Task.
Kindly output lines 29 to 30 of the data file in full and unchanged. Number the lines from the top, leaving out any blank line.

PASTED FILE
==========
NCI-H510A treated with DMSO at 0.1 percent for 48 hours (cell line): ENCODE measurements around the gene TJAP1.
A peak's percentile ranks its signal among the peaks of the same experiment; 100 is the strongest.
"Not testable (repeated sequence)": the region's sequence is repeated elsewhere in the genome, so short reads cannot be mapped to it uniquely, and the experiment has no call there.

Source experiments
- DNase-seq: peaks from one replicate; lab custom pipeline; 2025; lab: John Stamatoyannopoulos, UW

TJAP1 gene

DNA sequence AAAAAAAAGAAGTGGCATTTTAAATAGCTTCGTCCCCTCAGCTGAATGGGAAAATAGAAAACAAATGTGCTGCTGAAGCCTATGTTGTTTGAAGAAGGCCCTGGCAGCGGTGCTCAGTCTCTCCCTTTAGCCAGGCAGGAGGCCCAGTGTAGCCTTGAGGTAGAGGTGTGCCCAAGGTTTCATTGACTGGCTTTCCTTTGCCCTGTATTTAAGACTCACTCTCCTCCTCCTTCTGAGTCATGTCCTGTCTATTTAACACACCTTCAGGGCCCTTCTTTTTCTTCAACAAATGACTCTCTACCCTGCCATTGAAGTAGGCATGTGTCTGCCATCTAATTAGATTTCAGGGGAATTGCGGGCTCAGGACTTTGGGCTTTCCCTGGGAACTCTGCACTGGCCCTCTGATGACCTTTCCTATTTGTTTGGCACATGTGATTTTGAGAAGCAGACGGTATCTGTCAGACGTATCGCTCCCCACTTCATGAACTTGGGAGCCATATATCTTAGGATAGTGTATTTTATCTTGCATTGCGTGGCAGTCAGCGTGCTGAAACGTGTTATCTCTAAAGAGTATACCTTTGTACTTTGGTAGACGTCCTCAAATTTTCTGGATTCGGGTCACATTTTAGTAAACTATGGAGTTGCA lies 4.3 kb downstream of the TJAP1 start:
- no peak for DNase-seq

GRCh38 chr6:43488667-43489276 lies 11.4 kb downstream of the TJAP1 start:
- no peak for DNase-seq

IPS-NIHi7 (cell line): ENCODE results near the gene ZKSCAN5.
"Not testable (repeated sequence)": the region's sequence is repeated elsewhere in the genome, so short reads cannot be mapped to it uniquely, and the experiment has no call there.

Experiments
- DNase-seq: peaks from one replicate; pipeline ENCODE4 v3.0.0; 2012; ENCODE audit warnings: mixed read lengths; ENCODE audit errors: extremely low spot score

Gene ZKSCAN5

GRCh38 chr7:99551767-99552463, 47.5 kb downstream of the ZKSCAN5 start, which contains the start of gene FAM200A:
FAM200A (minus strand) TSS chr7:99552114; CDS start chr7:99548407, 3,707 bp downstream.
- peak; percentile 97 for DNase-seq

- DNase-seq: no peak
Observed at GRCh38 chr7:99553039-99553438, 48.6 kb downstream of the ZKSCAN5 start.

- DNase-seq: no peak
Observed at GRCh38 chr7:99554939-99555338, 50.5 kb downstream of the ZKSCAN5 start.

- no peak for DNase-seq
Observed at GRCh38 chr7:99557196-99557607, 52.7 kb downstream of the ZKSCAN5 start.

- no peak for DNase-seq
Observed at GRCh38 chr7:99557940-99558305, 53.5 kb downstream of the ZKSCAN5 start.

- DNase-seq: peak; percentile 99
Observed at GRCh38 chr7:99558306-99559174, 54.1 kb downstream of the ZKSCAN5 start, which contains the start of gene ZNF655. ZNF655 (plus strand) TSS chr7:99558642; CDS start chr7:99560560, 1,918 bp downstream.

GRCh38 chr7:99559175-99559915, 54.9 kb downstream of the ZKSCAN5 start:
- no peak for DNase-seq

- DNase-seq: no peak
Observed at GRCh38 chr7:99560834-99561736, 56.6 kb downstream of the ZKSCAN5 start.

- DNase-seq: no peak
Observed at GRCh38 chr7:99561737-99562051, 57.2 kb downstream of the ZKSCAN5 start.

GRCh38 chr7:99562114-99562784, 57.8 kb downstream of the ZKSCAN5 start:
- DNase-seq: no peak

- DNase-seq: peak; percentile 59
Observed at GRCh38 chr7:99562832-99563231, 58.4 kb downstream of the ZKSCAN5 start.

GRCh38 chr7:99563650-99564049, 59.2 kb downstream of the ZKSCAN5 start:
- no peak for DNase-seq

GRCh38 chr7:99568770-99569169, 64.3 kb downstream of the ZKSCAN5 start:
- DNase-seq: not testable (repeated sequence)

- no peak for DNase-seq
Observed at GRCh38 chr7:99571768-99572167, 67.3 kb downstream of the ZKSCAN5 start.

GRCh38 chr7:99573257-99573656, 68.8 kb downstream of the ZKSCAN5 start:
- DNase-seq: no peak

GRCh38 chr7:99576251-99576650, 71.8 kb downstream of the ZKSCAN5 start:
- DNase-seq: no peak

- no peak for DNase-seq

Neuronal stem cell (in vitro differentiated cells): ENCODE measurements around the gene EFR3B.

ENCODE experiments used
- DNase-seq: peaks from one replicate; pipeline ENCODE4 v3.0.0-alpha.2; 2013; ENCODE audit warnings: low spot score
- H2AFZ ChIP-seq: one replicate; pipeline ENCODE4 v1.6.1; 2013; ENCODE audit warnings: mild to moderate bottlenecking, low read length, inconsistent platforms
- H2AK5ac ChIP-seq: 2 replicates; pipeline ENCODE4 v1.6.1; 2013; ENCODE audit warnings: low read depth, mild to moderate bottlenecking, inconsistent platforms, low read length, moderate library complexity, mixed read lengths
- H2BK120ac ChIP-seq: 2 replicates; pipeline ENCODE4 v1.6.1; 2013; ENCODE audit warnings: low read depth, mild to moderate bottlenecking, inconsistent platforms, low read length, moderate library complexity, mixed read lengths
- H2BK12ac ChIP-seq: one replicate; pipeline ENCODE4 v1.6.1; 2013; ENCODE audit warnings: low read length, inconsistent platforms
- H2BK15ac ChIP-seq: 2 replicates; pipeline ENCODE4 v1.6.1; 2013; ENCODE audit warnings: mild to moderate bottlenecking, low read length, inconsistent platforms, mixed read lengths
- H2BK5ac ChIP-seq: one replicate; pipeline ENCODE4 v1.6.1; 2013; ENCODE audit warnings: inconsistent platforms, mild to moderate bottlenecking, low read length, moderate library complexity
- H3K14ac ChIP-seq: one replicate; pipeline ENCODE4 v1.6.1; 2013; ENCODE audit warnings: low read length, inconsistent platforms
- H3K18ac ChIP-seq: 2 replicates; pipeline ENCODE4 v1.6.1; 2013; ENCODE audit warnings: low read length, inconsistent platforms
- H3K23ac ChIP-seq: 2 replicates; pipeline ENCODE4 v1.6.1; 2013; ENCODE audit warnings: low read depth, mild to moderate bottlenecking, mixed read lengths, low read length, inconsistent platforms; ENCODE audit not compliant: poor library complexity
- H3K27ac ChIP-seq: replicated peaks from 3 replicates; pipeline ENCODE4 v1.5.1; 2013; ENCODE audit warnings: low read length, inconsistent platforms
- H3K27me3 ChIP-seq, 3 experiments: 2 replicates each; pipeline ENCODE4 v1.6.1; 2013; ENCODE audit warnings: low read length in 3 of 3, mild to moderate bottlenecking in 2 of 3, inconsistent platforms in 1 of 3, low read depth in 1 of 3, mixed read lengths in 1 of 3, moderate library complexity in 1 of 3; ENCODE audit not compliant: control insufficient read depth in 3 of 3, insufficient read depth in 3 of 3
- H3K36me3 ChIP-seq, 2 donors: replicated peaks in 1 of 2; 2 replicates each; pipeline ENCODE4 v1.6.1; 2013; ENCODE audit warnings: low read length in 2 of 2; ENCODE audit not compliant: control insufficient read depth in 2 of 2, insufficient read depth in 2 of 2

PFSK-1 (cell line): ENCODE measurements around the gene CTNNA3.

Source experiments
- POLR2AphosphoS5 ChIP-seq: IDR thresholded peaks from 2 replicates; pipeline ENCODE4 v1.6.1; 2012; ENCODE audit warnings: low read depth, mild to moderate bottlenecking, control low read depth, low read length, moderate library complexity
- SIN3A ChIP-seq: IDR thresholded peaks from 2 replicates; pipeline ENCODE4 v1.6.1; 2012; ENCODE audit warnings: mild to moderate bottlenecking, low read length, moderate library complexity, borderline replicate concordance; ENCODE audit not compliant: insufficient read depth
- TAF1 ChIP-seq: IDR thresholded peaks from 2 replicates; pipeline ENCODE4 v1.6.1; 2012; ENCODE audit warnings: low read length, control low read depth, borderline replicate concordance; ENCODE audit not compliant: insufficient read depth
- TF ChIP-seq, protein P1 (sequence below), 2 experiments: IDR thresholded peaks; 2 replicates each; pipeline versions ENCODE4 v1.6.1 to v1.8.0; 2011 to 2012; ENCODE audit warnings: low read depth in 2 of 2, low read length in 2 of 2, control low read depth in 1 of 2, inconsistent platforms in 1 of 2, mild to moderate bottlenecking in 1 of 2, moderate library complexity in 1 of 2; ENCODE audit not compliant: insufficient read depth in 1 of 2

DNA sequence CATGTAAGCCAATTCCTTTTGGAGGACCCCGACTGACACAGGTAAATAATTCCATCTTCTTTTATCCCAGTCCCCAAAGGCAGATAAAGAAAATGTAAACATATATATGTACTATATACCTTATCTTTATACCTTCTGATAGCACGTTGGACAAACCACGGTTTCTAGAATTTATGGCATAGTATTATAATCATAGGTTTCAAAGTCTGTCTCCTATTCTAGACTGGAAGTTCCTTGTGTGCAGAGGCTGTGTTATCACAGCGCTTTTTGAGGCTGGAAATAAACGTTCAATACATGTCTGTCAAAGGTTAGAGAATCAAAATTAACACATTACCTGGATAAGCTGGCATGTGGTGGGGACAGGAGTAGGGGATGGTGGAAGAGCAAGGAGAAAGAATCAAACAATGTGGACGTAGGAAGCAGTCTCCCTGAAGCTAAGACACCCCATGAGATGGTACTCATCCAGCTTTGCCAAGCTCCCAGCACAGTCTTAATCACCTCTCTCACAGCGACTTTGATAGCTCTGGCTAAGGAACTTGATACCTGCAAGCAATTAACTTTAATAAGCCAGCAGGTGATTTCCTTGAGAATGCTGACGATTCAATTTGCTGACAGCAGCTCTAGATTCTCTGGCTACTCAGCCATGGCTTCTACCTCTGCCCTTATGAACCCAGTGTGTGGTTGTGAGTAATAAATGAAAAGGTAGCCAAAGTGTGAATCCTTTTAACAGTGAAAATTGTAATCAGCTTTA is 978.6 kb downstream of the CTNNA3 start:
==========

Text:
GRCh38 chr7:99559175-99559915, 54.9 kb downstream of the ZKSCAN5 start:
- no peak for DNase-seq